Worawi Makudi and Sheikh Salman Join Battle for AFC Presidency

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Thai football boss Makudi (Getty)
(WFI) Thailand’s Worawi Makudi and Bahrain’s Sheikh Salman Bin Ibrahim Al Khalifa are the latest football officials to confirm their intentions to stand for the presidency of the Asian Football Confederation.

Makudi announced his plans in a statement today, while Sheikh Salman confirmed in an email to INSIDER reports he would run for the top job in Asian football.

They will join United Arab Emirates FA chief Yousuf Al Serkal, who announced his plans to INSIDER on Jan. 31. Acting AFC president Zhang Jilong and Saudi Arabia’s Hafez El Medlej are shortly expected to confirm their candidatures in the contest to replace corruption-hit Mohamed Bin Hammam as AFC boss.

The closing date for AFC presidential nominations is March 3, with the election taking place at the confederation's extraordinary congress in Kuala Lumpur on May 2.

Makudi, a FIFA Ex-Co member since 1997, said he had received the unanimous support from all 11 member associations of the ASEAN Football Federation (AFF) to run for the presidency. He was backed at a special meeting of the AFF Council today.

The Football Federation of Australia, also present at this meeting, has thrown its support behind the head of Thai football.

AFF president Sultan Haji Ahmad Shah, who preceded Bin Hammam as Asian football chief from 1994 to 2002, said in the statement: “Today, we examined our unity and solidarity and have decided to be united in choosing a leader for Asia.

“I am sure Dato’ Worawi Makudi will do everything he can to further the needs of the AFC and their member associations.”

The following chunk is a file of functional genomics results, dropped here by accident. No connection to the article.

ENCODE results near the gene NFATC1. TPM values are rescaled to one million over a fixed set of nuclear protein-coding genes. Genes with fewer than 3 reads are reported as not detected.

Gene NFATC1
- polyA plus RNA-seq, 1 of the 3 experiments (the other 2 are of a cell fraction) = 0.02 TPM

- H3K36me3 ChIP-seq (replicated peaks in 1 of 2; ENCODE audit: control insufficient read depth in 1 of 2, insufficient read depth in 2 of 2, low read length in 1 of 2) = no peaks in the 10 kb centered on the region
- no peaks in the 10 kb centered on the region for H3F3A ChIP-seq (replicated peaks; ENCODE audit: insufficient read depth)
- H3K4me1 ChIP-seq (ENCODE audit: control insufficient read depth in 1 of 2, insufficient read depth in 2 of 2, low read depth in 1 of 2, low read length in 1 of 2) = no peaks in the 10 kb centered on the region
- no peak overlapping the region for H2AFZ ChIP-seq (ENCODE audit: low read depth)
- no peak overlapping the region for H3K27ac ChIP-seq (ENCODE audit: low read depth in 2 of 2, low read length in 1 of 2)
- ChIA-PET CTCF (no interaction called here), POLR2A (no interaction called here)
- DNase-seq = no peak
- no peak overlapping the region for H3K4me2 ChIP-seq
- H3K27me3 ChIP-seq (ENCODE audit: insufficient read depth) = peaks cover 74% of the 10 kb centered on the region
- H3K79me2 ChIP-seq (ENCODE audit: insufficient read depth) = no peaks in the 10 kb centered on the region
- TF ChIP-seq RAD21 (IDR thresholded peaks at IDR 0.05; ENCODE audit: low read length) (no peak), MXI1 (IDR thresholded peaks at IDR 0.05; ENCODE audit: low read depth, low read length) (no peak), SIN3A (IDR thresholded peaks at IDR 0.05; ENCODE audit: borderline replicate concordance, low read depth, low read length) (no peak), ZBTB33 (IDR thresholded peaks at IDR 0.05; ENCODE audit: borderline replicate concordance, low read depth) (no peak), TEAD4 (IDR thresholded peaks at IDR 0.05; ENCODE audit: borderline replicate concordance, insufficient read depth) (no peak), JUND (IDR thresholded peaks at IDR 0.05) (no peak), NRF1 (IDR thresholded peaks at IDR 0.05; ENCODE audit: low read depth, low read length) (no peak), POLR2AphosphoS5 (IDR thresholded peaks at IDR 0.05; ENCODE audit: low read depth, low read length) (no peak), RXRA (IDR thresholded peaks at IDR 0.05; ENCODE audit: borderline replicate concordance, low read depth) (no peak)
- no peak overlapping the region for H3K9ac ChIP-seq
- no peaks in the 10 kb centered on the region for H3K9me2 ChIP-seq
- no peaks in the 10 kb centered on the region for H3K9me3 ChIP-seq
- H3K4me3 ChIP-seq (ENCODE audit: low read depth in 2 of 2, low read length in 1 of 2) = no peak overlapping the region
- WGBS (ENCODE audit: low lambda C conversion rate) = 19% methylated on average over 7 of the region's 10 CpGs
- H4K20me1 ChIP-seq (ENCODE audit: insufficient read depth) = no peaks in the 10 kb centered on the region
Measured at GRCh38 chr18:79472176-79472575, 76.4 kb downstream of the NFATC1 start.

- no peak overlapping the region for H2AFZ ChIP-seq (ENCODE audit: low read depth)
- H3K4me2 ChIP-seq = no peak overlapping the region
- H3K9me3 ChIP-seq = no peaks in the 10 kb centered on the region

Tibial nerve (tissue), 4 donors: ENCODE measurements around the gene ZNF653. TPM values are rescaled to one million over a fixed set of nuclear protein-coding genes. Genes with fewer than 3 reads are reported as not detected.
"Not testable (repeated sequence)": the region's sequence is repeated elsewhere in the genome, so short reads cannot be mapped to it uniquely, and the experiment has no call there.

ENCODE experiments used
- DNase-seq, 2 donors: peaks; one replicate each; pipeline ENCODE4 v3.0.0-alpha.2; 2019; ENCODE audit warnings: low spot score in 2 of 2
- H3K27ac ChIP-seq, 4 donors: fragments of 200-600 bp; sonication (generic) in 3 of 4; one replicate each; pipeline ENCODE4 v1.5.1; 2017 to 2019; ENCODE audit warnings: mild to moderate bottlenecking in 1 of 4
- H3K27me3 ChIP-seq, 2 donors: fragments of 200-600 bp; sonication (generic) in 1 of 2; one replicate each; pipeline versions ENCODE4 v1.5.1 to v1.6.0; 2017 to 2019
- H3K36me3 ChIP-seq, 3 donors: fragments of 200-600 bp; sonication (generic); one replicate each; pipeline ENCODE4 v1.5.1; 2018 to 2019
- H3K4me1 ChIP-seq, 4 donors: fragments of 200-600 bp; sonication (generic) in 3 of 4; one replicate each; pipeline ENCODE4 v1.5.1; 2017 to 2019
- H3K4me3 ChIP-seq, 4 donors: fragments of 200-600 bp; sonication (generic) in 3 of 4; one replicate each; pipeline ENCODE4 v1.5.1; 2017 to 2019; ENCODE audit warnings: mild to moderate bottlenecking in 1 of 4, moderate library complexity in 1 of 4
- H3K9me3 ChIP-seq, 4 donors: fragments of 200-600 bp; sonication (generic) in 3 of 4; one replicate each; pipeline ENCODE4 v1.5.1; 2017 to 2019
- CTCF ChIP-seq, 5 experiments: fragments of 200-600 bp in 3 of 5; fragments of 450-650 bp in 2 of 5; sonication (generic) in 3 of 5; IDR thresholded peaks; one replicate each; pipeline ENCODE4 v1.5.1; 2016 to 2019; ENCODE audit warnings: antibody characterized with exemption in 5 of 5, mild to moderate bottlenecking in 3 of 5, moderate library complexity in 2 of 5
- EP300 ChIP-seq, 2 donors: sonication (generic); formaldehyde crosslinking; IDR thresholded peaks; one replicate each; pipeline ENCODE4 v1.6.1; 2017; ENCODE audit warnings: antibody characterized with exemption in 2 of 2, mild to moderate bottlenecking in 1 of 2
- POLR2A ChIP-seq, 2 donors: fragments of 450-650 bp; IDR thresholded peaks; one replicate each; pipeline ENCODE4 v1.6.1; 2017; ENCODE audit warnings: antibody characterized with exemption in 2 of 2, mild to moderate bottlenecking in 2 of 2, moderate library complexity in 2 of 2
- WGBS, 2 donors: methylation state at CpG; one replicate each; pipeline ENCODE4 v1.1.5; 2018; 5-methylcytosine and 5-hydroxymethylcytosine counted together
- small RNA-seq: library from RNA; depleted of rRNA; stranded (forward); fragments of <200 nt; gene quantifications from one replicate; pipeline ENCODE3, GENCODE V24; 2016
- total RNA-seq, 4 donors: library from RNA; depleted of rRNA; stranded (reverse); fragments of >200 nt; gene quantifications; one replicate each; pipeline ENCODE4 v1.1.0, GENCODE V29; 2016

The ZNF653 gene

The statement said that Makudi “commands the respect of member associations, not just in the Asean region but throughout the Asian continent for all his efforts to promote and develop football over the years. Dato
Sheikh Salman of Bahrain (INSIDER)
Worawi has also contributed immensely to world football through his role as the FIFA Executive member”.

Makudi is no stranger to controversy.

Seen as an ally of Bin Hammam, who was banned for life in December over corruption allegations following claims of financial mismanagement as AFC chief, Makudi was at the meeting in Trinidad in May 2011 where the Qatari is alleged to have handed out $40,000 cash bribes to Caribbean Football Union members.

Bin Hammam is alleged to have offered the inducements to secure their support in his bid to oust Sepp Blatter in the FIFA presidential elections. Makudi claimed he knew nothing about the bribes.

In 2011, he was also investigated and eventually cleared by FIFA following accusations he spent $860,000 in FIFA development grants to build facilities on land that he owned. He was accused of using two separate $400,000 GOAL programme grants as well as an additional $60,000 of his FA’s annual FIFA grant to fund a training pitch and new headquarters for Thai football.

Last September, Makudi was forced to dismiss allegations of corruption levelled at him over his running of the Thailand Football Association. It followed parliamentary committee questioning where he was asked to explain the football association’s setting up of the Thailand Premier League company; he rejected the corruption allegations and suggestions the federation could be disbanded if there was a clear motivation to generate profit from the project.

By INSIDER’s Mark Bisson

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